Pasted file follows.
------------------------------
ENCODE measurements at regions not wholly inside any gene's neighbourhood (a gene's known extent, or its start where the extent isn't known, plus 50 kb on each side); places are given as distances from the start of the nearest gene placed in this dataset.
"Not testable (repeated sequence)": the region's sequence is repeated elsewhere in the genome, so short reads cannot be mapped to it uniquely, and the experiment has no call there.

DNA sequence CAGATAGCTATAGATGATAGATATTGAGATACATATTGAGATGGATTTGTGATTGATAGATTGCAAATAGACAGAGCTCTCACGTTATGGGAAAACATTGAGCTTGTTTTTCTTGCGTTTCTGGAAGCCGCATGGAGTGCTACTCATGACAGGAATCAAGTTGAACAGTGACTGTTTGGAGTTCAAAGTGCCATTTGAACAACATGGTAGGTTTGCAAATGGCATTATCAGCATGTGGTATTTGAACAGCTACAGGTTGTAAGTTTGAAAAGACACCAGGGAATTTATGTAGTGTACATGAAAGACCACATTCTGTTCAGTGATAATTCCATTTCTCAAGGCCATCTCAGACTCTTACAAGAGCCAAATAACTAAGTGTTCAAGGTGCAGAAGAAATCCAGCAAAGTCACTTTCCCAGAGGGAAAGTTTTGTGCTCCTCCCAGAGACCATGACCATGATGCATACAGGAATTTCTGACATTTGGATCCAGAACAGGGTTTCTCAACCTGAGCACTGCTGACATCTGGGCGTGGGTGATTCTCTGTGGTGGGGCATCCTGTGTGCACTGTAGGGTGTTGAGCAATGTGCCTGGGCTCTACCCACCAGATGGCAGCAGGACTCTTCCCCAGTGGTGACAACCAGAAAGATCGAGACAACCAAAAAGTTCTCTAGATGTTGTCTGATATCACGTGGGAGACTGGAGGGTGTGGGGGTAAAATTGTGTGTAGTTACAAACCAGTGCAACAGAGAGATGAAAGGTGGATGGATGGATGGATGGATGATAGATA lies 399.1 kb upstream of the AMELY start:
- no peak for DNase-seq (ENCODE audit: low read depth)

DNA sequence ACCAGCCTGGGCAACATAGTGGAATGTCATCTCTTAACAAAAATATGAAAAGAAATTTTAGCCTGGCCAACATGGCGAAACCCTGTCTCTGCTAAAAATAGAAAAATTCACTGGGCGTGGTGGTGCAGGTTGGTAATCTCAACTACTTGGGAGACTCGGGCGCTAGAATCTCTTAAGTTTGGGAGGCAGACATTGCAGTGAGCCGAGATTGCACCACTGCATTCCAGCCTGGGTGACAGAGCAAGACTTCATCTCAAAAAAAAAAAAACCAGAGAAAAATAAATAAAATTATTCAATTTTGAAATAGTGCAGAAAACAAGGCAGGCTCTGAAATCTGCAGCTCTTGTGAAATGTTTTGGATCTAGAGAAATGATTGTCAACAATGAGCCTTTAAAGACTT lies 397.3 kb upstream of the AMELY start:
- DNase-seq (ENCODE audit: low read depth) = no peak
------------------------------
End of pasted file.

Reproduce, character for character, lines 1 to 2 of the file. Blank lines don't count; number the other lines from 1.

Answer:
ENCODE measurements at regions not wholly inside any gene's neighbourhood (a gene's known extent, or its start where the extent isn't known, plus 50 kb on each side); places are given as distances from the start of the nearest gene placed in this dataset.
"Not testable (repeated sequence)": the region's sequence is repeated elsewhere in the genome, so short reads cannot be mapped to it uniquely, and the experiment has no call there.